Dosage: Although most people can take 2,000 to 5,000 IU/day of vitamin D3 without being concerned about vitamin D toxicity, it really is best to get tested.  I would recommend testing for 25-OH vitamin D, and if someone has a vitamin D deficiency then taking at least 5,000 IU/day probably is warranted, although there are times when I will give a higher dosage than this for a shorter period of time.

3. Vitamin A.  Many people are deficient in vitamin A, and this can cause numerous problems.  First of all, the binding of T3 to the receptor is retinoic acid-dependent (5) [6], and so having sufficient vitamin A is very important for improving cellular sensitivity to thyroid hormone.  Vitamin A is also important for optimal immune system health, and there is also evidence that vitamin A (along with zinc) can help to heal a leaky gut (6) [7].  Although some medical doctors recommend beta carotene to their patients, I usually recommend an active form of vitamin A.  And the reason for this is because not everyone can convert beta carotene into active vitamin A, and this is especially true with those people who have a hypothyroid condition.

Dosage: Higher doses of active vitamin A can lead to a toxicity, and so you need to be very cautious.  I commonly recommend 5,000 IU/day of active vitamin A to my patients, although it does depend on the person.  And even when I do recommend vitamin A, I won’t have them take this high of a dose for a prolonged period of time.  Keep in mind that many natural healthcare professionals recommend even higher doses of vitamin A, as some will recommend 10,000 to 25,000 IU/day, although it usually is for a very short period of time, such as a few days or a few weeks.  I’m cautious about giving cycling women higher doses of vitamin A due to the potential harm it can cause to the fetus if the woman were to become pregnant.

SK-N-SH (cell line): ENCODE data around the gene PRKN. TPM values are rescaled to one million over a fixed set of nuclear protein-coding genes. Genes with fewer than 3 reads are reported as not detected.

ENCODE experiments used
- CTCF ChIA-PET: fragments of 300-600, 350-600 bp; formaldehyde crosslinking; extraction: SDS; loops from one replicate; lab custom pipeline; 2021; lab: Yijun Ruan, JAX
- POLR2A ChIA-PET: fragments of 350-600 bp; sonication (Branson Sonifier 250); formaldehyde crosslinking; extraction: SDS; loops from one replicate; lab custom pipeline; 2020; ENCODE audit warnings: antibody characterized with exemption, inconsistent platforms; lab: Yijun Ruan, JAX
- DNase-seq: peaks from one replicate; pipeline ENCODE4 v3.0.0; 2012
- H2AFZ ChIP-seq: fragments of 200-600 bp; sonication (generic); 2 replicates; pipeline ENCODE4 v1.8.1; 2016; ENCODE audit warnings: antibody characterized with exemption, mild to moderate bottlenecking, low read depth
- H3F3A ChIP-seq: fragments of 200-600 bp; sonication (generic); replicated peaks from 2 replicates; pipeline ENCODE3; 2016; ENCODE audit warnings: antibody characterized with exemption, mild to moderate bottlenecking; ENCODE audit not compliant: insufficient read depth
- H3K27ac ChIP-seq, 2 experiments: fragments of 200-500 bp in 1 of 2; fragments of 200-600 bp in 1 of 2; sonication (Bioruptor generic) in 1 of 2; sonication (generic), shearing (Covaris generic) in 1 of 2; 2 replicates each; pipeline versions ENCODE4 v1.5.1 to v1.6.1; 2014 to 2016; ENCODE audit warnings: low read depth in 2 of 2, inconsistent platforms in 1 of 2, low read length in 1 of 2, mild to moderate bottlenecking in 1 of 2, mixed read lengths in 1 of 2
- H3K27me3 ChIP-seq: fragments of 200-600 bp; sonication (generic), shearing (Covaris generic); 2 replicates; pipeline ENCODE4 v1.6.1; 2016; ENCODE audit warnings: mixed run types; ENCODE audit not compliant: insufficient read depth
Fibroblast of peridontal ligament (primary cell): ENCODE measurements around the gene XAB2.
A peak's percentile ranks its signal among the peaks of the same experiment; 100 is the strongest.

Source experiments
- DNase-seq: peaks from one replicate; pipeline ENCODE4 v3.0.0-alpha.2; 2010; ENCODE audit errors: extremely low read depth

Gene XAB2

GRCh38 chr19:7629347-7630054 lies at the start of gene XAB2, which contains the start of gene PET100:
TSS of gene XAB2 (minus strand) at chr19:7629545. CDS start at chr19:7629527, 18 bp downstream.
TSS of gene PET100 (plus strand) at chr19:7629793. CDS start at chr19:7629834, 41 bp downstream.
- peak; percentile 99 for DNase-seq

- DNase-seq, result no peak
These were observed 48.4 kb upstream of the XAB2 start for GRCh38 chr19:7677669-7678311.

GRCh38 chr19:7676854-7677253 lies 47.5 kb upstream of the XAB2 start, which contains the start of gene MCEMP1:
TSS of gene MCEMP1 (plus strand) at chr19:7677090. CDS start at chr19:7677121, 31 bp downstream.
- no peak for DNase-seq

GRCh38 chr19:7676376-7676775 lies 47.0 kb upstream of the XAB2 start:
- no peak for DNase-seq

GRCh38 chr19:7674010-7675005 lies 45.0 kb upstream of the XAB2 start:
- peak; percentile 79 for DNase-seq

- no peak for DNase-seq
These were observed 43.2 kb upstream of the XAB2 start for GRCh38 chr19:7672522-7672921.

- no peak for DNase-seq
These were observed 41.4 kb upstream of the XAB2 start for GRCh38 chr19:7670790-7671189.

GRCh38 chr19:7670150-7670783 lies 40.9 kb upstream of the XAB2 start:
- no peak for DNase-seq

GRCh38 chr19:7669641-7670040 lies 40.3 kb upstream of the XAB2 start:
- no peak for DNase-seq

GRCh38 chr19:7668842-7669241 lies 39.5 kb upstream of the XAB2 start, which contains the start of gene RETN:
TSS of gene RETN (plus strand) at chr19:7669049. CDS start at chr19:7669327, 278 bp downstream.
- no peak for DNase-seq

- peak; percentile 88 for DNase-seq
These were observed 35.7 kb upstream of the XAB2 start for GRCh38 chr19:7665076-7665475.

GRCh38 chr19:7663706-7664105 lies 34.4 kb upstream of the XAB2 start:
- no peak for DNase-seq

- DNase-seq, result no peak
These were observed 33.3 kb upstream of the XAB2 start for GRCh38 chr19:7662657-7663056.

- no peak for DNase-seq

4. Zinc.  This mineral also has many different functions.  Like vitamin A, zinc also helps to improve cellular sensitivity to thyroid hormone (7) [8].  And I also mentioned how vitamin A and zinc can help to heal a leaky gut.

Dosage: When I recommend zinc to a patient I usually recommend between 15 and 30 mg per day, although some people might need to take higher doses.  Taking very high doses (i.e. 50mg/day or greater) for a prolonged period of time can cause a copper deficiency.

5. Turmeric.  Hashimoto’s Thyroiditis is an autoimmune condition, which is characterized by proinflammatory cytokines.  And turmeric can help to reduce these proinflammatory cytokines (8) [9] (9) [10].  There is also evidence that turmeric can increase regulatory T cells (10) [11], which help to suppress autoimmunity.  I spoke in greater detail about all of the benefits of turmeric in an article I wrote entitled “Turmeric and Thyroid Health [12]”.  There is also evidence that turmeric can reduce goitrogenesis (the formation of a goiter), although other factors such as an iodine deficiency and thiocyanate exposure need to be considered (11) [13].